The wastelands are more often than not some mix of gray and brown, and it’s easy to get bogged down in that – although that’s kind of the point the game is attempting to make. There are remnants of the old world, but they’ve lost their vibrancy. The new world feels hopeless. Until you look up: You’ll see the brightest, clearest skies that humanity has viewed in a long time. The evening sunset is positively gorgeous, and there’s really nothing that touches the brilliance of the Commonwealth’s star-studded night sky. Too bad humanity had to bring itself near extinction for anybody to pay attention, a metaphor “Fallout 4” conveys subtly.
As I was picking my way through an abandoned brewery somewhere in the wastelands about 10 hours into the game, I blurted out, “When is something interesting supposed to happen?” I was bored, even after running through a few of the main story quests. “This is the hill I’m going to die on,” I thought then. “Fallout 4” has very dedicated fans, and I imagine the reaction to these statements won’t be particularly positive.
To be fair, I praised the sheer number of activities and quests available in “Dragon Age: Inquisition,” a game similar to “Fallout 4.” However, “Dragon Age” had a decently captivating plot and, more important, charismatic characters to invest you in their world, make you laugh and pull the story along. “Fallout 4” doesn’t have either of those things. It’s not that the game doesn’t give you things to do – it gives you far more than anybody could reasonably expect – it’s that it doesn’t really supply a consistent set of reasons to want to do those things.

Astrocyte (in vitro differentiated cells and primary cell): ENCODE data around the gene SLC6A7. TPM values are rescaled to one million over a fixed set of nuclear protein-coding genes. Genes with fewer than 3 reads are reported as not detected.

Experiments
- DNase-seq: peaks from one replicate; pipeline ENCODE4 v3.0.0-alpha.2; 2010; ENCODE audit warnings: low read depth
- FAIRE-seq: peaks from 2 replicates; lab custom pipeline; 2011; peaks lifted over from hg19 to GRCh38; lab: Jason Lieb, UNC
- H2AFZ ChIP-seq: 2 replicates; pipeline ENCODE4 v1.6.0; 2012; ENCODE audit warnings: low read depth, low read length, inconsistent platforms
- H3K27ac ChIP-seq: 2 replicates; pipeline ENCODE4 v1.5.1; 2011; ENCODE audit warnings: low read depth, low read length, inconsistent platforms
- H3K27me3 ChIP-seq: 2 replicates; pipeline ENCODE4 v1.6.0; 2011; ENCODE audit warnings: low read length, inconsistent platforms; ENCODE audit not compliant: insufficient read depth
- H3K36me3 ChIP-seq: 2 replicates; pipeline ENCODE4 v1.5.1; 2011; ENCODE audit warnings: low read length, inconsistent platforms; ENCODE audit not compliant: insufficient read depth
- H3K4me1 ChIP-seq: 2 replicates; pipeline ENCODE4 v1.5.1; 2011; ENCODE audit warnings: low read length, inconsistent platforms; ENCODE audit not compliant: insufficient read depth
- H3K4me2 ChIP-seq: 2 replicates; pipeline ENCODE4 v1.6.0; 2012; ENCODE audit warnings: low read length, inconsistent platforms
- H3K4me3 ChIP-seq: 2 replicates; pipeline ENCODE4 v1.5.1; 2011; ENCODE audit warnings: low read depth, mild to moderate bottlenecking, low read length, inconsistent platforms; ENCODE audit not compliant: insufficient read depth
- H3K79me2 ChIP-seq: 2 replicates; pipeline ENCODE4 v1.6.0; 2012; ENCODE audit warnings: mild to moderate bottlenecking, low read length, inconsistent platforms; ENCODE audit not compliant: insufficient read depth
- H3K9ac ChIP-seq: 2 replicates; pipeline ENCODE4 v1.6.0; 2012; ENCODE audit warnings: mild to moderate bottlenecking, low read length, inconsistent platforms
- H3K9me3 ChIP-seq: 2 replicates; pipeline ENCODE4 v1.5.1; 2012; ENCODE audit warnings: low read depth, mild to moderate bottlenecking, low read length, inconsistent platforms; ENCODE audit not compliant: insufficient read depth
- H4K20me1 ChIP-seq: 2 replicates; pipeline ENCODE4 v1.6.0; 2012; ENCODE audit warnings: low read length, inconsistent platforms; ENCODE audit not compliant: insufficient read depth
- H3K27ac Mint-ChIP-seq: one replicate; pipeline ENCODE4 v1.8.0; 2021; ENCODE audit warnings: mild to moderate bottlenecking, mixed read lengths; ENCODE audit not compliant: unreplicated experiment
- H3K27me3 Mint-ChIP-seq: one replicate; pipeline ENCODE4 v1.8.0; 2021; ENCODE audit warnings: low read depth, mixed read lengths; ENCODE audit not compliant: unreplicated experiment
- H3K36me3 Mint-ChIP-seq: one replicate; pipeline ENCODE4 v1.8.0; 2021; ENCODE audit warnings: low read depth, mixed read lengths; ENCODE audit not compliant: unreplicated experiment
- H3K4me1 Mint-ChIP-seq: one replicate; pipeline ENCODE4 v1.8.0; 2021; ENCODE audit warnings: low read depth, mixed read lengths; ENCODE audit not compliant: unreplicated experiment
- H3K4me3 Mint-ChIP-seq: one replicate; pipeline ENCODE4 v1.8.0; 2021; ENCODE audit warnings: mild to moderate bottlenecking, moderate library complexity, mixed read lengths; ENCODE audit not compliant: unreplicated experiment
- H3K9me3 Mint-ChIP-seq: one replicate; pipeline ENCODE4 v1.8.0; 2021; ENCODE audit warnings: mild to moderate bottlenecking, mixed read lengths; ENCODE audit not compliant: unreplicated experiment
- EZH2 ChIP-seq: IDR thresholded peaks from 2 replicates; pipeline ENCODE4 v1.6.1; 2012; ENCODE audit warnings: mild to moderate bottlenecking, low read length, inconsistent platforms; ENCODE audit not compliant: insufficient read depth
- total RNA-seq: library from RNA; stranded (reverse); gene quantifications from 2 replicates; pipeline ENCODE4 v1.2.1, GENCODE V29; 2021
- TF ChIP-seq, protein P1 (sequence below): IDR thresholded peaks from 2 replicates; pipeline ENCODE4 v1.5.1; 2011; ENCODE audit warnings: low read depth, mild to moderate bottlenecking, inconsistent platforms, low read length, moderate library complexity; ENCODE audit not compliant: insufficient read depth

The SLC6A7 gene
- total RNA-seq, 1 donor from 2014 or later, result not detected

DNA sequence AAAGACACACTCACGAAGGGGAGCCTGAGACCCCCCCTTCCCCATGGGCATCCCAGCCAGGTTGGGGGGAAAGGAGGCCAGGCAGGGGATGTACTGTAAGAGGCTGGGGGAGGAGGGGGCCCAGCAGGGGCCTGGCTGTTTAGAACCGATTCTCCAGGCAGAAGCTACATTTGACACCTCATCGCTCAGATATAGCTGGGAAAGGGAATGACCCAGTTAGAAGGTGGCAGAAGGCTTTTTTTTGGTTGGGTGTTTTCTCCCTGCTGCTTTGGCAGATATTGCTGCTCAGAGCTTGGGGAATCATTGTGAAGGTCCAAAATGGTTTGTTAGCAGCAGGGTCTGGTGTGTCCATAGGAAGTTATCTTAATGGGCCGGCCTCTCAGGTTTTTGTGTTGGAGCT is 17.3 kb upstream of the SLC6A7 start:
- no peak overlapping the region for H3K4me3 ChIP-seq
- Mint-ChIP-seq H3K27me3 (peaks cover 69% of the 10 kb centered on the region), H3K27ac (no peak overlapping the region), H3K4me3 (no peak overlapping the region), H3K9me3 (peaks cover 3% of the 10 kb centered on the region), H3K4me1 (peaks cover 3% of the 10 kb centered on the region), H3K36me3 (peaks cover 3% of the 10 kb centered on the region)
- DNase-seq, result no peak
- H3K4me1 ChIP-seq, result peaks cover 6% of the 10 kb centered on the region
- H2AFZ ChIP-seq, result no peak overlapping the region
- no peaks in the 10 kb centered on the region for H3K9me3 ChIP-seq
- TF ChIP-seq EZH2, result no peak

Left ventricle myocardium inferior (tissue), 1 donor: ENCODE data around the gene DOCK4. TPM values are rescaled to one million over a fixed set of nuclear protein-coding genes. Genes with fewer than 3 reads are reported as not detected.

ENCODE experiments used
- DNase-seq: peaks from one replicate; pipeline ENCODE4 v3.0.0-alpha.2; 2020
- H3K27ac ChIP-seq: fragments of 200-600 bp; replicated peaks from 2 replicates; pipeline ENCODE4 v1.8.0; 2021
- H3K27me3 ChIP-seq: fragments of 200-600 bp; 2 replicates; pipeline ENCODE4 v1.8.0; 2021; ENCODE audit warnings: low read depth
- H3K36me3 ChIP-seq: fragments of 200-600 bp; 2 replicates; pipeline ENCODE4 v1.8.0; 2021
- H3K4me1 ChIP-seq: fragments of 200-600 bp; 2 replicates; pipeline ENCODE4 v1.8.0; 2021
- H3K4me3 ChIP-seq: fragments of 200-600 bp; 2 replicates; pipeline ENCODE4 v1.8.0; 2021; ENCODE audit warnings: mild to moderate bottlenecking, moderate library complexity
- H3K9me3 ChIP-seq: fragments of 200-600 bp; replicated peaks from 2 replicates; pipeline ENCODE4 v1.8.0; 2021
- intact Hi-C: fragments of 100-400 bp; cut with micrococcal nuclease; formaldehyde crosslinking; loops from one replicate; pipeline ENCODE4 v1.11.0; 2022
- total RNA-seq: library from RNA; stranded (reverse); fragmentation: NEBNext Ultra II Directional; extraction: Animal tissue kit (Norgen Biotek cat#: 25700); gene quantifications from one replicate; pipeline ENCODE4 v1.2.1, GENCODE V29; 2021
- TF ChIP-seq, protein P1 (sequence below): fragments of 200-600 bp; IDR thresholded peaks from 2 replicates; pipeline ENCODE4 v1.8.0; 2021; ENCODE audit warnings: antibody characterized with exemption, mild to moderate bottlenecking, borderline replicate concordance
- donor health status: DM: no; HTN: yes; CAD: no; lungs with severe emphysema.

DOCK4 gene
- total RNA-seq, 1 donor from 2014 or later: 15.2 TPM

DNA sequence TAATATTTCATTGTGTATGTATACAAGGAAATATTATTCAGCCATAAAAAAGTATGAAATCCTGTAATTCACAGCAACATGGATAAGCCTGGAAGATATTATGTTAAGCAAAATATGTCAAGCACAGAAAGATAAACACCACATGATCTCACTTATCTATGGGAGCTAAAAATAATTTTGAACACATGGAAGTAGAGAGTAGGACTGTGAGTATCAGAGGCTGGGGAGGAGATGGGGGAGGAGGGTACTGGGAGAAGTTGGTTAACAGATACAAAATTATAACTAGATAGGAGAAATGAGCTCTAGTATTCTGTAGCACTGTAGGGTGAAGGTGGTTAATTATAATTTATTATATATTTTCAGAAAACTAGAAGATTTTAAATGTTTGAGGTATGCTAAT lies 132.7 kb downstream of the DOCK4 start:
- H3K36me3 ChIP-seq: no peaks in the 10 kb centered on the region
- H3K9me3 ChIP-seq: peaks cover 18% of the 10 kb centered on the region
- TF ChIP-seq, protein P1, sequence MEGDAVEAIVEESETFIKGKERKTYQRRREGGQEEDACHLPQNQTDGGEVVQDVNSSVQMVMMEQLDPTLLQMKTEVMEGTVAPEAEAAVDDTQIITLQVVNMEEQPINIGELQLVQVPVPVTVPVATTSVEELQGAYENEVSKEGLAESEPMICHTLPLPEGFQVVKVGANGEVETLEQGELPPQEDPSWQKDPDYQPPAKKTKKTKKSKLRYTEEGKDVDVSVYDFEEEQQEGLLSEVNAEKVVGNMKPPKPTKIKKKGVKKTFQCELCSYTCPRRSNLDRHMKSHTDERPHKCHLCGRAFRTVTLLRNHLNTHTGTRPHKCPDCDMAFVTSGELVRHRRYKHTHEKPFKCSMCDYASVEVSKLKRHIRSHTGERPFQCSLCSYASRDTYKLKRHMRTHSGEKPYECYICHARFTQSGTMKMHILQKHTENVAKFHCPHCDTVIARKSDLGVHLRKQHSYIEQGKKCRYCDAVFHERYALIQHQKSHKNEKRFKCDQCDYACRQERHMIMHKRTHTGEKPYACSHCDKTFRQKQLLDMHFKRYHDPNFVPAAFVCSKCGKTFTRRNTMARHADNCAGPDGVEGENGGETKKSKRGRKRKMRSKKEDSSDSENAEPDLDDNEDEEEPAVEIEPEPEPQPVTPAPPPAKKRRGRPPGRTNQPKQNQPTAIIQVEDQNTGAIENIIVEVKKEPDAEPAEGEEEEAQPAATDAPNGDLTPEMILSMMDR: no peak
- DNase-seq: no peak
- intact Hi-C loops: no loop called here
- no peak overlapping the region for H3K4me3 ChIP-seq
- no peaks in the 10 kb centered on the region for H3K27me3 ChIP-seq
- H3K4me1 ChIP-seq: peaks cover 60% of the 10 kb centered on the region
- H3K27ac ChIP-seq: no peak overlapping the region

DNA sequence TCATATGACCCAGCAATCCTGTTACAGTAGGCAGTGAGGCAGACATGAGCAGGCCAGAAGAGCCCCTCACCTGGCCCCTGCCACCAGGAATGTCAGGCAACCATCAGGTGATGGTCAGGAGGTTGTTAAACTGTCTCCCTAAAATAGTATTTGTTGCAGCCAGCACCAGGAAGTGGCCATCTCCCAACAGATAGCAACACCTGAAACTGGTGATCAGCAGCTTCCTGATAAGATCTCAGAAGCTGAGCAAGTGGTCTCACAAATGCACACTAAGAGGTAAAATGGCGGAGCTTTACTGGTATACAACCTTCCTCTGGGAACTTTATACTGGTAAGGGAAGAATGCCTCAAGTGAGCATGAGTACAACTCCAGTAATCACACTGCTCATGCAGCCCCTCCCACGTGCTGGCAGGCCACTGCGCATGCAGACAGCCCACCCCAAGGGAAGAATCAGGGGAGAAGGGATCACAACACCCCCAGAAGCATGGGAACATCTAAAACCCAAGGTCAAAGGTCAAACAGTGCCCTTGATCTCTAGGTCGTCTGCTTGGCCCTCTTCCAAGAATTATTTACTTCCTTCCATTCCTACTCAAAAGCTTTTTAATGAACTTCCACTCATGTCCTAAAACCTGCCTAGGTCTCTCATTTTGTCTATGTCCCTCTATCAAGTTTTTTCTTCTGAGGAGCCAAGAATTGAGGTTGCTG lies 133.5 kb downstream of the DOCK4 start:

The story itself isn’t the problem: It’s the pacing. “Fallout 4” is a very, very slow game. And I’m not exaggerating this point for effect: The first five to 10 hours after you leave Vault 111 is mostly spent trying not to die at the hands of a random mole rat and on farming side quests to gain enough strength to push through main ones. But the side quests often involving boring nonplayable characters (NPCs) you’ll never interact with after the quest is done. There’s never really a reason to care about what’s going on, even as some quests have you defending struggling settlements.
The main characters don’t really help matters, either. Some of your companions are mildly interesting, but for the most part there’s not much to talk about. Conversations are usually bland and boring, aside from the sarcastic lines your character can spit out assuming you’re so inclined. Nobody grabbed my attention right away, and nobody will stick in my memory (with the possible exception of Codsworth the robot). After 20 or so hours, when you’ve got a nice set of perks and a decent arsenal to complete some of the bigger quests with, the story does get a bit more interesting, but I’m not confident saying that the payoff is worth the investment.
“Fallout 4” is by no means a bad game, but, past the veneer of ruined Americana, I’m having a difficult time believing it’s going to live up to the hype preceding it. The pacing ruins an otherwise interesting character motivation. But there is a staggering amount to do, places to find and Deathclaws to challenge. If you’re a “Fallout” fanatic, “Fallout 4” will be more of what you love – I’m just not seeing what’s really in it for newcomers.